STATEMENT OF ADMINISTRATION POLICY H. R. 2405 –Pandemic and All-Hazards Preparedness Reauthorization Act
STATEMENT OF ADMINISTRATION POLICY
H. R. 2405 –Pandemic and All-Hazards Preparedness Reauthorization Act
(Rep. Rogers, R–MI, and 4 cosponsors)
The Administration supports House passage of H.R. 2405, which would reauthorize several key programs led by the Department of Health and Human Services to prepare the Nation for bioterrorism and other public health emergencies. In addition to continuing existing activities, including the advanced research and development of medical countermeasures, H.R. 2405 would expand the Food and Drug Administration’s role in strengthening the Nation’s preparedness. The Administration looks forward to working with the Congress to improve and strengthen the bill, for example by authorizing a Strategic Investor for medical countermeasures, as its consideration shifts to the Senate.
WHITE HOUSE FACT SHEET: Working to Advance the Human Rights of Lesbian, Gay, Bisexual, and Transgender (LGBT) Persons Globally
FACT SHEET: Working to Advance the Human Rights of Lesbian,
Gay, Bisexual, and Transgender (LGBT) Persons Globally
“The struggle to end discrimination against lesbian, gay, bisexual, and transgender persons is a global challenge, and one that is central to the United States’ commitment to promoting human rights.”
–President Obama, December 6, 2011
Since taking office, President Obama has demonstrated that his vision for a brighter future includes greater equality for Lesbian, Gay, Bisexual and Transgender (LGBT) Americans. The President and this Administration are dedicated to eliminating barriers to equality, fighting discrimination based on sexual orientation and gender identity, and engaging LGBT communities across the country. The Administration’s dedication to LGBT rights does not stop at our borders, as the President made clear at the United Nations in September of this year when he said: “no country should deny people their rights because of who they love, which is why we must stand up for the rights of gays and lesbians everywhere.”
Today, President Obama issued a presidential memorandum that directs all federal agencies engaged abroad to ensure that U.S. diplomacy and foreign assistance promote and protect the human rights of LGBT persons. Under the Obama Administration, agencies have already begun taking action to promote the fundamental human rights of LGBT persons everywhere. And now, following an interagency process coordinated by the National Security Staff, this memorandum directs the first-ever U.S. government strategy dedicated to combating human rights abuses against LGBT persons abroad. Today’s memorandum applies to the Departments of State, the Treasury, Defense, Justice, Agriculture, Commerce, Health and Human Services, Homeland Security, the United States Agency for International Development (USAID), the Millennium Challenge Corporation, the Export-Import Bank, the United States Trade Representative, and such other agencies as the President may designate.
The memorandum directs agencies to:
- Combat the criminalization of LGBT status or conduct abroad.
- Protect vulnerable LGBT refugees and asylum seekers.
- Leverage foreign assistance to protect human rights and advance nondiscrimination.
- Ensure swift and meaningful U.S. responses to human rights abuses of LGBT persons abroad.
- Engage International Organizations in the fight against LGBT discrimination.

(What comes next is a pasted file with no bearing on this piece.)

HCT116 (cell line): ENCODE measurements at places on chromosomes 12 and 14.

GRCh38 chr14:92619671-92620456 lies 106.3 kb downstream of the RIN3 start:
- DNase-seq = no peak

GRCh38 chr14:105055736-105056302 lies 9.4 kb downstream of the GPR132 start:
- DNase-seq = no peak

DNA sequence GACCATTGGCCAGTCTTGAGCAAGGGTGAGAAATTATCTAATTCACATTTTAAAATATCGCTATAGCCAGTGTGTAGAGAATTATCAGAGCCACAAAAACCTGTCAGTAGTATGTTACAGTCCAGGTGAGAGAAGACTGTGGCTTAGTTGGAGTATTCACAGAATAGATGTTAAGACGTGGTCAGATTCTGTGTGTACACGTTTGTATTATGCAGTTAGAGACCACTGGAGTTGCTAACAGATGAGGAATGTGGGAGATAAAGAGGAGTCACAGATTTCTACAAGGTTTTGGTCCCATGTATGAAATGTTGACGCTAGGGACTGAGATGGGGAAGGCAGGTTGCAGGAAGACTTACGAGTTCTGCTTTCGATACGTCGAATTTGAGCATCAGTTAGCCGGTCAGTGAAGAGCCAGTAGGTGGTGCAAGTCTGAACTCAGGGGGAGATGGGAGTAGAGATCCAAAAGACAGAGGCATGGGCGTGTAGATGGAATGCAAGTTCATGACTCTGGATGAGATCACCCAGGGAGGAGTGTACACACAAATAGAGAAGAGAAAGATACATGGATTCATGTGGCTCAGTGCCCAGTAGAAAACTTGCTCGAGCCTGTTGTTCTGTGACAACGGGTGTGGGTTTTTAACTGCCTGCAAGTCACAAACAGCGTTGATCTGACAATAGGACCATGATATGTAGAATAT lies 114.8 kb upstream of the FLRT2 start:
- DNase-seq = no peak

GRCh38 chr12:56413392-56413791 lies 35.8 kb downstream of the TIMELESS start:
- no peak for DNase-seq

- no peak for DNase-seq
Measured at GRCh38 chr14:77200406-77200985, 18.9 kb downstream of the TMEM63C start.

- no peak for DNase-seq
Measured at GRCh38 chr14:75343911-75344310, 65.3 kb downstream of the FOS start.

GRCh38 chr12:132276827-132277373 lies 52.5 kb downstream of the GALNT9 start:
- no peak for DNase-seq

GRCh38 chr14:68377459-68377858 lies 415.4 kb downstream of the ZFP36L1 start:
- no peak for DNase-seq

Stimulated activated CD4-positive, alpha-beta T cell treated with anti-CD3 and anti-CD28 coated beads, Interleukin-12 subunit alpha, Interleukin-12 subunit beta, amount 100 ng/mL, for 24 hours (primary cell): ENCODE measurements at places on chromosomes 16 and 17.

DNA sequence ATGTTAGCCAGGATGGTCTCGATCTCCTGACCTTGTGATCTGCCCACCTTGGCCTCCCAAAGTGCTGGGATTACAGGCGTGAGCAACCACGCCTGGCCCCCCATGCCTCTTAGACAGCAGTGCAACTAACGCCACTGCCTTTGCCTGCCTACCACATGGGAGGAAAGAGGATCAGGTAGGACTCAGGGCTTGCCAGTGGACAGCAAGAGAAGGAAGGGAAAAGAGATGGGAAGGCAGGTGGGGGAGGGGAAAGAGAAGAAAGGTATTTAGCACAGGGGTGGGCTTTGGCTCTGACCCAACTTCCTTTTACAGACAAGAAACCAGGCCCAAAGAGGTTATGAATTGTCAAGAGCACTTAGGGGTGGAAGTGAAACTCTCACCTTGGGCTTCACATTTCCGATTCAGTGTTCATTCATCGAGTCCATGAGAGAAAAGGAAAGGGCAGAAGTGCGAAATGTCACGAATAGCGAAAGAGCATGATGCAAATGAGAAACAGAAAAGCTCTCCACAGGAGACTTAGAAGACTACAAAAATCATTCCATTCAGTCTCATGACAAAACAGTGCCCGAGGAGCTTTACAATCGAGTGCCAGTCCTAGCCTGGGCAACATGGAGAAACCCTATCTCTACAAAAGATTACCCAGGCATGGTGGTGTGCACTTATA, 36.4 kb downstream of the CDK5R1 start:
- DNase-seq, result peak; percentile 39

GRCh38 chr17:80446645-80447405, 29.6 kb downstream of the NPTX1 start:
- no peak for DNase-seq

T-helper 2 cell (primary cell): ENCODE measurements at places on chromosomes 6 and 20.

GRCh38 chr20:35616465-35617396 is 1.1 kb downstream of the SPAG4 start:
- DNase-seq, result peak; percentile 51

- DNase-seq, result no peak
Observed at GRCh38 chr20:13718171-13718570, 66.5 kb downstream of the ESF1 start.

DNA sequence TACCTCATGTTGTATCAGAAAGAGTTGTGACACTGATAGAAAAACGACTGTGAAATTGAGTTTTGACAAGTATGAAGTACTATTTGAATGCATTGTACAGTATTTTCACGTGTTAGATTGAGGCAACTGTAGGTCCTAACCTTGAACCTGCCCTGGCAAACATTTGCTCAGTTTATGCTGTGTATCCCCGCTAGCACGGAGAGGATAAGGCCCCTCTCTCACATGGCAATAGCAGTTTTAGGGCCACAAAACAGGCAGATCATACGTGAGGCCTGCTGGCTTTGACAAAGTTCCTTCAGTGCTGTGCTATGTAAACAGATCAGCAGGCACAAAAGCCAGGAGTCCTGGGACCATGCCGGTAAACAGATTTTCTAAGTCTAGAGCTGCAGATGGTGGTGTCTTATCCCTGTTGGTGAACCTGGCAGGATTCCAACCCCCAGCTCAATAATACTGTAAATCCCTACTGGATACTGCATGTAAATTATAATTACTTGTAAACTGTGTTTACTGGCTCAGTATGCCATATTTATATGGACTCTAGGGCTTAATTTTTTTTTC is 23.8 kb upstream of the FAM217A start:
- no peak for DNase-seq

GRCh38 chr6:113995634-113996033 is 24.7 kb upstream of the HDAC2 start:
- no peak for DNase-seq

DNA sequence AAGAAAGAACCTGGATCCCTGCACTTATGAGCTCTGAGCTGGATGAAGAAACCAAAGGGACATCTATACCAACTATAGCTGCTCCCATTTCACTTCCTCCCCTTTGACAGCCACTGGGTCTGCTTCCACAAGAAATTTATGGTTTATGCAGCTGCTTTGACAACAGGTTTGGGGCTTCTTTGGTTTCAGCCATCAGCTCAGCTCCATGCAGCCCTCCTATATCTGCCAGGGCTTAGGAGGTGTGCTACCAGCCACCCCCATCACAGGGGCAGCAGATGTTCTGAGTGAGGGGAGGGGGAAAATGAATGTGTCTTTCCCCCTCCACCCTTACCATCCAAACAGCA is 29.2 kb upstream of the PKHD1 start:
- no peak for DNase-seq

- Report on progress.
Even before today’s memo, U.S. agencies have been working to protect and promote the rights of LBGT persons around the world. Since January 2009, Secretary Clinton has directed the Department of State to champion a comprehensive human rights agenda—one that includes the protection of LGBT people.
Around the world, the State Department is:
· Engaging bilaterally and regionally in conjunction with U.S. embassies, civil society, and multilateral agencies to encourage countries to repeal or reform laws that criminalize LGBT conduct or status.
· Reinforcing the human rights of LGBT people in multilateral fora, such as the UN Human Rights Council. In June 2011, the United States joined South Africa and a cross-regional group of co-sponsors in passing the first-ever UN Human Rights Council resolution on the human rights of LGBT persons.
· Promoting human rights worldwide. U.S. embassies are declaring the United States’ support for the human rights of LGBT people through innovative public diplomacy. Ambassadors and embassies have hosted public discussions and private roundtables, published op-eds and supported Pride events.
· Supporting LGBT human rights defenders and civil society groups, with programmatic and financial assistance, including efforts to document human rights violations; build advocacy skills; provide advocates with legal representation; and, when necessary, relocation support.
· Reporting on the conditions of human rights of LGBT people in each of its annual, country-specific Human Rights Reports.
· Strengthening the Department’s personnel and consular policies. The Secretary extended the range of legally available benefits and allowances to same-sex domestic partners of foreign service staff serving abroad. The United States also incorporated gender identity into federal equal employment opportunity policies in 2010.
· Protecting LGBT refugees, asylum seekers, and migrants through a protection strategy developed with other U.S. Government agencies, the UN High Commissioner for Refugees and NGOs.
Remarks of President Barack Obama – As Prepared for Delivery
Tuesday, December 6, 2011
As Prepared for Delivery –
Good afternoon. I want to start by thanking a few of the folks who’ve joined us today. We’ve got the mayor of Osawatomie, Phil Dudley; your superintendent, Gary French; the principal of Osawatomie High, Doug Chisam. And I’ve brought your former governor, who’s now doing an outstanding job as our Secretary of Health and Human Services, Kathleen Sebelius.